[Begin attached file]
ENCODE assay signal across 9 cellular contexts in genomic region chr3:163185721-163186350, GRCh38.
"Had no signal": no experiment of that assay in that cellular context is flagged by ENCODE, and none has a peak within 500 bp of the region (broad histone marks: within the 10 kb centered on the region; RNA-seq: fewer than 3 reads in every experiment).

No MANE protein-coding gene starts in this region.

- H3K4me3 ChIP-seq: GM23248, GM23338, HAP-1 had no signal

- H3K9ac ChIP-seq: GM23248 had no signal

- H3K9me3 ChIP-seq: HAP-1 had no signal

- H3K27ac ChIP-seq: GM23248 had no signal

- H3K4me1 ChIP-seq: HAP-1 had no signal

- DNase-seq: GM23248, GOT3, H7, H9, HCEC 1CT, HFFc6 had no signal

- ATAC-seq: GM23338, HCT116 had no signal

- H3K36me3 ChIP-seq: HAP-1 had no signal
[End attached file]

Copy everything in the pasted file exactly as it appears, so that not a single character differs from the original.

ENCODE assay signal across 9 cellular contexts in genomic region chr3:163185721-163186350, GRCh38.
"Had no signal": no experiment of that assay in that cellular context is flagged by ENCODE, and none has a peak within 500 bp of the region (broad histone marks: within the 10 kb centered on the region; RNA-seq: fewer than 3 reads in every experiment).

No MANE protein-coding gene starts in this region.

- H3K4me3 ChIP-seq: GM23248, GM23338, HAP-1 had no signal

- H3K9ac ChIP-seq: GM23248 had no signal

- H3K9me3 ChIP-seq: HAP-1 had no signal

- H3K27ac ChIP-seq: GM23248 had no signal

- H3K4me1 ChIP-seq: HAP-1 had no signal

- DNase-seq: GM23248, GOT3, H7, H9, HCEC 1CT, HFFc6 had no signal

- ATAC-seq: GM23338, HCT116 had no signal

- H3K36me3 ChIP-seq: HAP-1 had no signal